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#24 SamanthaCarter

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Posted 11 October 2017 - 08:09 PM

You could always do up your plans in a pdf and sell them online to other h/s mamas.





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#25 Monica_in_Switzerland

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Posted 12 October 2017 - 12:12 AM

So much fun waking up to all these responses! Thanks, virtual Overplanners Anonymous Support Group!
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#26 Monica_in_Switzerland

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Posted 12 October 2017 - 12:15 AM

I have to be careful that I don't get sucked into this stupid cycle of "planning more than I am actually spending time working with the kids". Once I realize that's happening, I have to stop and tell myself that the energy I'm spending on planning needs to be rerouted into spending time with the kids.

I tell myself that as long as I'm doing *something* with them, it doesn't matter what it is...it's better than me planning.


Hey! This thread is about listening to me whine, not about making really good points about how I should actually *do* stuff with my kids!!!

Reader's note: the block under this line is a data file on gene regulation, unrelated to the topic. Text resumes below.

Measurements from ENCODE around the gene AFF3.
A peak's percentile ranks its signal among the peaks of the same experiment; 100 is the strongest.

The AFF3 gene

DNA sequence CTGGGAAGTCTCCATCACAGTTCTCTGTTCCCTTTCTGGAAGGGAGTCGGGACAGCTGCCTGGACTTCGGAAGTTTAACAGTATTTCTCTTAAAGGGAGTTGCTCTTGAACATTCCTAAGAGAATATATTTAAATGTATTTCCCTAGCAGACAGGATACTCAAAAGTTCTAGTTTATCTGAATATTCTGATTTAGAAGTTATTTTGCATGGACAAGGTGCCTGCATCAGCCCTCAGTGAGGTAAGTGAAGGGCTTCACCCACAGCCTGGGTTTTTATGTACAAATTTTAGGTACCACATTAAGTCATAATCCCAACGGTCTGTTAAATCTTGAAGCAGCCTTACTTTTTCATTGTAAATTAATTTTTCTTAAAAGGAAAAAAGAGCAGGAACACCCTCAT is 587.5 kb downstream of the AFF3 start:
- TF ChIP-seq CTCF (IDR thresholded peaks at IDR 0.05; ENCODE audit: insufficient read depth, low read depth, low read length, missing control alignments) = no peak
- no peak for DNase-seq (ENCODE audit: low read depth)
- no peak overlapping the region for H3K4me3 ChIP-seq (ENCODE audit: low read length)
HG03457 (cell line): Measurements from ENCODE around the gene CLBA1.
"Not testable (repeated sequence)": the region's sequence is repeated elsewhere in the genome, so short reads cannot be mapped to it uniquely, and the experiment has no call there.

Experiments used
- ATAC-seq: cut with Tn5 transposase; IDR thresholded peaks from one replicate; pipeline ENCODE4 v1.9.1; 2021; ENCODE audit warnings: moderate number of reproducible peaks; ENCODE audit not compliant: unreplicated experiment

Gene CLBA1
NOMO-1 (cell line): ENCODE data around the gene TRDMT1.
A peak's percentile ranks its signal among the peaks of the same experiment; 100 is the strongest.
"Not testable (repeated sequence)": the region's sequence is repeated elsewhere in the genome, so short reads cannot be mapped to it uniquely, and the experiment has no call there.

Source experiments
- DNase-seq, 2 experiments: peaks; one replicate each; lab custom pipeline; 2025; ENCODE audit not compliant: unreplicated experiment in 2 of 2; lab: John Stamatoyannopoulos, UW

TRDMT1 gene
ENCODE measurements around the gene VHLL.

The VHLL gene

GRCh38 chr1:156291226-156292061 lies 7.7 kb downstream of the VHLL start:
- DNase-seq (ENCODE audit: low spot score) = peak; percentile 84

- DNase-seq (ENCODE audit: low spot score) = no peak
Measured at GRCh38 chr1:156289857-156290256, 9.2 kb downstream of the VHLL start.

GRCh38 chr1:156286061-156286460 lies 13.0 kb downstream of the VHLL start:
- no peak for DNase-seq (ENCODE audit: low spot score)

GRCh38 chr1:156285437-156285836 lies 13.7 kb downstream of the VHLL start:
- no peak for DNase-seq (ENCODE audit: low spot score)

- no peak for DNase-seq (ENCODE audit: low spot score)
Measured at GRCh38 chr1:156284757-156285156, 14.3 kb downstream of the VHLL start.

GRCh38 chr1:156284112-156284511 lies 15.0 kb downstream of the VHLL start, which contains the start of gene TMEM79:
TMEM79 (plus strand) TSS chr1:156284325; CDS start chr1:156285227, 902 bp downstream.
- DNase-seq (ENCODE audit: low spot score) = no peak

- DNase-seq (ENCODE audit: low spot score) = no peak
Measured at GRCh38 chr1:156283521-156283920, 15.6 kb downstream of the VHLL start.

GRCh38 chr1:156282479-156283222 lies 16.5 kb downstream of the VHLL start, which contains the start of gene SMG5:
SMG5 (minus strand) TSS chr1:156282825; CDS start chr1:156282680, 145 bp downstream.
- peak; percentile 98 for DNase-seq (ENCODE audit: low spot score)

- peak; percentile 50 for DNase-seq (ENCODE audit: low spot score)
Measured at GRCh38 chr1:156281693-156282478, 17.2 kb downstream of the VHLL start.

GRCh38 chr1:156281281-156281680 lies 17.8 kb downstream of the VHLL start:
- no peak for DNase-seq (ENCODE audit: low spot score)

But seriously though, you're absolutely right!
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#27 theelfqueen

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Posted 12 October 2017 - 12:28 AM

I do long term planning on my laptop but only put a month at a time in my planner.... adjusting months out when you "Fall behind" is so disheartening and makes me into a crazy person.... especially when I have to do it for the same subject over and over ....
I can be a little squishy with the month "Oh this is easier than I thought we will do more per day" "Oh this takes forever, how can I fix it" all of that seems less overwhelming when I'm only looking at the next few weeks...